And there were parents. Emily Bell said she wasn’t sure what she would do with her elementary-school daughter: “In the morning, I’m ready for virtual school. And in the afternoon, I’m ready for my child to be back in the classroom.”
Much hinged on policy, so staffers and trustees pored through the school manual for hours. Changes were needed: Widened circumstances for virtual classes, no more open-door hours for parents lunching with kids, permitting athletes to practice or play if they weren’t physically in school.
The board didn’t agree on everything. Trustee Brent Faulkenberry initially didn’t favor the plan for in-person class two days a week. He wanted five, to help working parents, with an online-school option.
“If families can’t work, they can’t provide for these kids,” he said.
Board member Robin Owens praised his points, especially about her fear of young children left at home while parents work. The two-day-a-week plan, she said, “falls squarely in the middle, which means that it is probably not going to make anyone happy. Hopefully it will make some people satisfied.”
Faulkenberry’s proposal lost 5-2. The board then unanimously agreed to the staggered schedule and delaying the first day of school to Sept. 8, the latest allowed by state law.
There was no shouting, no claims of fake science, no accusations that trustees didn’t care for kids. At a time when such arguments erupt everywhere from talks shows to Facebook, from the White House to the corner store, this board prides itself on civil discourse.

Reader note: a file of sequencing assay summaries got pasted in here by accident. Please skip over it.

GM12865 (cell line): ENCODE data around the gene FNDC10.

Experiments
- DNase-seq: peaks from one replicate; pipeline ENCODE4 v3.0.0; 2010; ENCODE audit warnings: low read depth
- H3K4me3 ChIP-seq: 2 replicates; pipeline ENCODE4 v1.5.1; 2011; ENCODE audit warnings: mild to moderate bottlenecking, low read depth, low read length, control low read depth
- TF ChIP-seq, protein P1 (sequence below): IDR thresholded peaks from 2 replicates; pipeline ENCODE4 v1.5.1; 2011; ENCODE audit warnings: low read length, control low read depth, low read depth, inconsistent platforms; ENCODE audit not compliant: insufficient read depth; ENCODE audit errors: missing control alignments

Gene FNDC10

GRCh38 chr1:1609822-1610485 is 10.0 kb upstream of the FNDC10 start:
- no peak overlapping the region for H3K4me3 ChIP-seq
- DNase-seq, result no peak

“I am so thankful to serve on a board where professionalism is put on the forefront,” said Miller, who has set out since becoming board chairman in 2018 to create a deliberative body that disagrees amiably. Trustees’ ties are forged through regular meetings, trips for training, and school visits together.
This month, Miller is gently directing the group back to in-person meetings. If trustees are sending children into schools, she said, the board should physically meet, too — with seats spaced 6 feet (2 meters) apart and everyone in masks.
The trustees agree their work during the pandemic — for which they’re paid their usual salary of $600 monthly, unlike the 62% of school board members nationwide who get no compensation, according to 2018 National School Boards Association figures — has been the hardest of their tenure.
“We want what’s best for our children,” trustee Windy Cole said. “I’ve been in all the meetings, I’ve listened to everything I can, and I trust our district is doing the best possible under these horrible circumstances. We have to just keep praying,”
And they’ve been able to find moments of joy. During a long Zoom meeting largely focused on the district’s $175 million budget, a school employee announced a summer program where every student from pre-K to grade eight would get a box of books delivered to their home.
The trustees cheered. “This makes my heart so happy,” Cole said.
After all the talk of taxes, missed celebrations for employees, and logistics of school amid the outbreak, Miller reminded her colleagues: It’s not just “doom and gloom.”